Unforgivable Sin

Matthew 12:22-32

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I once had to put an alcoholic in the back of the car and drive him through to Aberdeen to get him dried out and weaned off the various substances he was on. Until he had gone into orbit he had been in church every Sunday and as I left him in the clinic in Aberdeen he said to me, I wracked my brains but could not think; he then told me the sermon was called ‘It is a Hard Road to Hell.’

I remembered it well; in this sermon I had outlined all that a man has to do to find himself in hell. He has to harden his heart and close his ears to the prayers of Christ Jesus ‘Father forgive them for they know not what they do’ as the soldiers drove the nails into His flesh. He has to walk away from the Saviour who forgave Peter though Peter denied Him three times with curses. He had to say the thief crucified at Christ’s side and who sought Christ’s mercy was a fool. He has to reject the babe in the stable in Bethlehem. He has to resist the love and prayers of God’s people. It is a hard, lonely road to hell that becomes harder and lonlier with each step that is taken. But that is road the Pharisees who accused Jesus of casting out demons by the power of Beelzebub were on.

Jesus had been exercising a very powerful ministry throughout the land and all that He was doing was making the people ask questions. Then one day something even more extraordinary than usual happened Jesus healed a a man who was demon possessed, and if that was not bad enough he was also blind and mute. So Jesus performed three miracles in this man’s life. To my knowledge I have never met anyone who was demon possessed; but I do remember James Philip saying once that when he was in the Army he was on a train in Egypt and when the train pulled into a station there on a platform was a boy that seemed more like an animal, a dog, than a human being. Unable to speak, unable to walk normally, deeply disturbed and agitated behaving in a sub human kind of way and he said he thought that that was the nearest he came to seeing someone who was demon possessed. Is that what demon possession is like? I do not know. All we can say is that this was deeply disturbed, tormented, in great anguish and behaving violently.

More than that this poor soul was blind and he could not speak; so he would stumble along not knowing where he was going making incoherent noises. This was as poor and lost a wretch as one would find anywhere, no more tortured soul has ever lived than this man.
Then Jesus healed him, the details of how Jesus healed him are not given; the fact of the matter is Jesus did and the people were astonished.

The word for astonished here is not the word for amazed or startled., the reaction to a wonder goal or some unbelievable magic trick it is a word that means awe leading to ask who can this possibly be that could do such a thing. Usually when someone does something pretty fantastic then people are awed for a moment and then the break into applause or into laughter. But the reaction of the people this time went beyond that; they were awed at what they had just seen with their own eyes this man who had barely been human moments before unable to speak, unable to see, was talking lucidly and marvelling at the colours and shapes he saw for the first time. But that moment of awe passed in an instant and they began who is this that is able to do such a thing?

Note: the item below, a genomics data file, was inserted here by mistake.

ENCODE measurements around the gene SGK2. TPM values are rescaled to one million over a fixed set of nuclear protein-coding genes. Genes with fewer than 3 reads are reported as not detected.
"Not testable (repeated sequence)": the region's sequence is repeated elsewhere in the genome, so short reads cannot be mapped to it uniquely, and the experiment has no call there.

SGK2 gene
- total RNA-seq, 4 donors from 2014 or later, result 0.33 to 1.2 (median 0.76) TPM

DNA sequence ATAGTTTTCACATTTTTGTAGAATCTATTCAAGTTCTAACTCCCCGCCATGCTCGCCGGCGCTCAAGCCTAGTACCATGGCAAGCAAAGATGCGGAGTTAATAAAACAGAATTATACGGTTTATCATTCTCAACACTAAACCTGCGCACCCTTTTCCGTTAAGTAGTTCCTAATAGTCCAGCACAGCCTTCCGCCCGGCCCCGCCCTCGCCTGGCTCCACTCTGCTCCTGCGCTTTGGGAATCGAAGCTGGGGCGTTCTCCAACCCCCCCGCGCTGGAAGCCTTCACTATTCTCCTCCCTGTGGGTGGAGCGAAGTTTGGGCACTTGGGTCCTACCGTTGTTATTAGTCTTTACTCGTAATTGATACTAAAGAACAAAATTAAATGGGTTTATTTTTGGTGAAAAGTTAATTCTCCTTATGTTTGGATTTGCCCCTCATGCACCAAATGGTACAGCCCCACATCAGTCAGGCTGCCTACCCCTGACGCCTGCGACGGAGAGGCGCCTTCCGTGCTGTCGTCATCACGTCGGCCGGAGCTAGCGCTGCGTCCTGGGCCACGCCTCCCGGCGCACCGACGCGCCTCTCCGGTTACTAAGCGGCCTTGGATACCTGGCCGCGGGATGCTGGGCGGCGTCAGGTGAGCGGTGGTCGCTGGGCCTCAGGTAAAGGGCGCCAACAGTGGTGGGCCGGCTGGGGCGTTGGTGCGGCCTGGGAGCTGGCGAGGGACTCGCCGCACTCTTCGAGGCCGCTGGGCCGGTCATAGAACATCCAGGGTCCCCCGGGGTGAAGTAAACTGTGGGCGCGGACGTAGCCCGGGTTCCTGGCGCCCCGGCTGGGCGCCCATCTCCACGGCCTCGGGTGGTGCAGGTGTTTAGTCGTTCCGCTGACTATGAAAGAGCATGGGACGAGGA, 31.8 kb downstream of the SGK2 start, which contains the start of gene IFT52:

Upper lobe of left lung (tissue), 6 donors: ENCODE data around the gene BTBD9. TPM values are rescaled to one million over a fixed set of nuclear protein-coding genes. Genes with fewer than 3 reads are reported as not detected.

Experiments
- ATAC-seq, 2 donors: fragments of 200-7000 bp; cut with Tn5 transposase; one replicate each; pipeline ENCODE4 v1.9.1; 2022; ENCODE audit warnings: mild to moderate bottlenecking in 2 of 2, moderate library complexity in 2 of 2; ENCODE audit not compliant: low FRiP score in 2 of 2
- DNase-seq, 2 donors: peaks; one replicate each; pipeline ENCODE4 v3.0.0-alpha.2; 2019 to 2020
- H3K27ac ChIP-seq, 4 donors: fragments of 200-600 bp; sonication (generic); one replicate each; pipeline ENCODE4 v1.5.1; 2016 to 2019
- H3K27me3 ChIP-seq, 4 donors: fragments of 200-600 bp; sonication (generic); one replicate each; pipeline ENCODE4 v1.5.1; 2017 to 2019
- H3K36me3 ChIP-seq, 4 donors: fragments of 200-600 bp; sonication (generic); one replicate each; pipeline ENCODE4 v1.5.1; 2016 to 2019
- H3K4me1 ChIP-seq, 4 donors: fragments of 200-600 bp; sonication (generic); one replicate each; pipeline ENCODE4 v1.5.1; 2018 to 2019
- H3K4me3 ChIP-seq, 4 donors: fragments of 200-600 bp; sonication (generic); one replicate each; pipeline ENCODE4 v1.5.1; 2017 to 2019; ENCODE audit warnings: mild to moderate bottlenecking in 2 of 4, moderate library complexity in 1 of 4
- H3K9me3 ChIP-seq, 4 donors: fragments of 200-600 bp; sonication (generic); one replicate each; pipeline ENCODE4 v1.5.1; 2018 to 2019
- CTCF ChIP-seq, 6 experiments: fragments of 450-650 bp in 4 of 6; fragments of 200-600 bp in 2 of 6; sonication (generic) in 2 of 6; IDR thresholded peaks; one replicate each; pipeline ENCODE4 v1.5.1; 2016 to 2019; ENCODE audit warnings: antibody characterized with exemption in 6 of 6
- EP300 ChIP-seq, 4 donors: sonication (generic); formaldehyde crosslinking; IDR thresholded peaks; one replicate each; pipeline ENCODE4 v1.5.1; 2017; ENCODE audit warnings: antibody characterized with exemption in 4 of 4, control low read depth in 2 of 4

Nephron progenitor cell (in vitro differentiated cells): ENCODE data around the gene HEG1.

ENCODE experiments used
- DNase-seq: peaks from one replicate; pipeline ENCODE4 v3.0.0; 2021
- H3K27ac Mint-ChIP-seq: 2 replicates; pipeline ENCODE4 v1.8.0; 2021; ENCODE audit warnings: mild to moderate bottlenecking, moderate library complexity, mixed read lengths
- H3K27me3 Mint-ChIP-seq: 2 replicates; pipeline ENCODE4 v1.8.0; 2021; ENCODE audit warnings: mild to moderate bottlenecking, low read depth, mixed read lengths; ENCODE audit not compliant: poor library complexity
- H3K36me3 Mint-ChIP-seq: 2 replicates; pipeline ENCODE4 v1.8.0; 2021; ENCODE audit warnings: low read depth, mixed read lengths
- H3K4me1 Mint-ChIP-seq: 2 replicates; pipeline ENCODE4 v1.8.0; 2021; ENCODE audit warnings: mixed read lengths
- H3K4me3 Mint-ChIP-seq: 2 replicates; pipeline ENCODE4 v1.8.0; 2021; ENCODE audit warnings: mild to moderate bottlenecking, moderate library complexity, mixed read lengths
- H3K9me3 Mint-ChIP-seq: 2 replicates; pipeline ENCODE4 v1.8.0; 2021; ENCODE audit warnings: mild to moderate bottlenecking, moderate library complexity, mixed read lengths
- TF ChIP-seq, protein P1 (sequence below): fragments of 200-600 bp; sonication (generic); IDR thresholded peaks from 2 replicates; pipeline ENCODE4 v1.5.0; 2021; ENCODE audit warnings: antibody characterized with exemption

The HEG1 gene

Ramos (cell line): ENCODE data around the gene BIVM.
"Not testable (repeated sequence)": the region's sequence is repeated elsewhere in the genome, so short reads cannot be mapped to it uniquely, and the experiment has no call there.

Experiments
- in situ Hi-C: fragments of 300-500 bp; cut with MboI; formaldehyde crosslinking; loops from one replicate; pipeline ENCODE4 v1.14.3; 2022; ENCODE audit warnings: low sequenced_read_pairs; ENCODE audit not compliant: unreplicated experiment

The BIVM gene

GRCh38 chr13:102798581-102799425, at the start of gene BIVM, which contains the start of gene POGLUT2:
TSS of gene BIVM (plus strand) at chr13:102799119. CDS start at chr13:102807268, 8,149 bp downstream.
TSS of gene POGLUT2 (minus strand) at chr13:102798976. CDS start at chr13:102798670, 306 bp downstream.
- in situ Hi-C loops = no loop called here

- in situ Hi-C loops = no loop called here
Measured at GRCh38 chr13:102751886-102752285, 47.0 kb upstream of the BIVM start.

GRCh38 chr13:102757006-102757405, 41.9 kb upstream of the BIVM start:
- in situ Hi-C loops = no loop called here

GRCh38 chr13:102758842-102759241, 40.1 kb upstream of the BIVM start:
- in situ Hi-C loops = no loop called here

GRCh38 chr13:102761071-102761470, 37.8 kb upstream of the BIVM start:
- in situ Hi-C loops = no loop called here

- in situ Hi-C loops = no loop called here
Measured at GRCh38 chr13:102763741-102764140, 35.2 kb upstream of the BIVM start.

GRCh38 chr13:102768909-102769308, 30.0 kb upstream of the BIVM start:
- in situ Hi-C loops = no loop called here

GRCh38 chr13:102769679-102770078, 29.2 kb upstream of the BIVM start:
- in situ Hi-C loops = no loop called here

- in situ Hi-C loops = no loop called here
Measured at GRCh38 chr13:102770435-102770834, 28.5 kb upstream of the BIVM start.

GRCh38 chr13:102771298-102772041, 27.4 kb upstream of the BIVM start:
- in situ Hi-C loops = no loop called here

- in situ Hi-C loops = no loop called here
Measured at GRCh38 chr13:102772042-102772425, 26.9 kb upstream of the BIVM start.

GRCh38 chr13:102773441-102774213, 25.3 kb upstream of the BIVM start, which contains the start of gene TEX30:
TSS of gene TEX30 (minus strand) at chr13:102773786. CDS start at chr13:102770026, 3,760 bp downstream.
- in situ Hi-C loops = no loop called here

The crowd, the ordinary people, at that moment made a great leap of faith; remember in the Bible faith is a response to the revelation of surpassing glory, and they thought Jesus must be the long awaited Son of David the one who would come to sit on David’s throne and bring in an age of new blessing and fulfilment for God’s people. Who else could it be? The prophets had performed odd miracles at odd times in Israel’s history but nothing as startling as this.

This is where faith begins when we are awed into silence by the wonder of who Jesus is.
The Pharisees are enraged when they hear the people talk in this way and their response is to say that it is by the power of Satan, Jesus is casting out demons.

This immediately sets before us the problem with miracles and answers to prayer; no matter how mighty and powerful the miracle no matter how dramatic the answer to prayer how do you know that God has actually done something? There is always another interpretation. Here within their culture the Pharisees put the casting out of demons down to the work of Satan; within our culture answer to prayer is usually dismissed as coincidence and there is no solution to the argument. When someone prays for something and that something occurs, the believer will see an answer to prayer; the sceptic will put it down to chance.

Here Jesus answers the Pharisees in three ways. The first is this if it is by the power of Satan Jesus is casting out these demons then in effect Satan has declared war upon himself and has begun to self-destruct! The implication is that the opposite is true since Jesus is destroying the works of Satan He must therefore be Satan’s sworn enemy.